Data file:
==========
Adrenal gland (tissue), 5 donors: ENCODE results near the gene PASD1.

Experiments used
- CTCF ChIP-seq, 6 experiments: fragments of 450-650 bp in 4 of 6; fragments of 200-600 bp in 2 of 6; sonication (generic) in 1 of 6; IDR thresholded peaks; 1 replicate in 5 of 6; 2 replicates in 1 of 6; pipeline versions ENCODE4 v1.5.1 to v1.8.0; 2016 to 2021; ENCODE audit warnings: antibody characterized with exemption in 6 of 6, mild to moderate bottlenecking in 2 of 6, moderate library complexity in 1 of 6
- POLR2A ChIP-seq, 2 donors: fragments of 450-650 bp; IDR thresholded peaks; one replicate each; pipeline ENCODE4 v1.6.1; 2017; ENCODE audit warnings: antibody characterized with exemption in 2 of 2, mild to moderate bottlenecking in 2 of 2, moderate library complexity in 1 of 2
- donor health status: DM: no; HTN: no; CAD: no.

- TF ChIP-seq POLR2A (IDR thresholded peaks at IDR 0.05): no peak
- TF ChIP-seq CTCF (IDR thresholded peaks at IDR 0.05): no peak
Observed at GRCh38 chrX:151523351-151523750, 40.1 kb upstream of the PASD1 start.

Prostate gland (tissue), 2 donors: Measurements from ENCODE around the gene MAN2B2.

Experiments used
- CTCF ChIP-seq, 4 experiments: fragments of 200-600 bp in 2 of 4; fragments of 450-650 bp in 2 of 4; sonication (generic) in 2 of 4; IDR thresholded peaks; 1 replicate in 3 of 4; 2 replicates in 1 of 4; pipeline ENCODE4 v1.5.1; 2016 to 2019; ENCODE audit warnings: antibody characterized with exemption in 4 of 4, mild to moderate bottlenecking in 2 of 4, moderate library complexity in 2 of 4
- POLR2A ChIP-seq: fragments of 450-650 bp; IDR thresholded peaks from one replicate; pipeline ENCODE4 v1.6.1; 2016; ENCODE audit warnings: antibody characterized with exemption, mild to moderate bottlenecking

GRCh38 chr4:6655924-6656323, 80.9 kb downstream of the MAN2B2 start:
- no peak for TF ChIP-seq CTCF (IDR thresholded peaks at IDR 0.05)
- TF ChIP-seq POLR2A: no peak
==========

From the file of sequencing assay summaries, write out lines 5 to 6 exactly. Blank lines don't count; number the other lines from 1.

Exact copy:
- donor health status: DM: no; HTN: no; CAD: no.

- TF ChIP-seq POLR2A (IDR thresholded peaks at IDR 0.05): no peak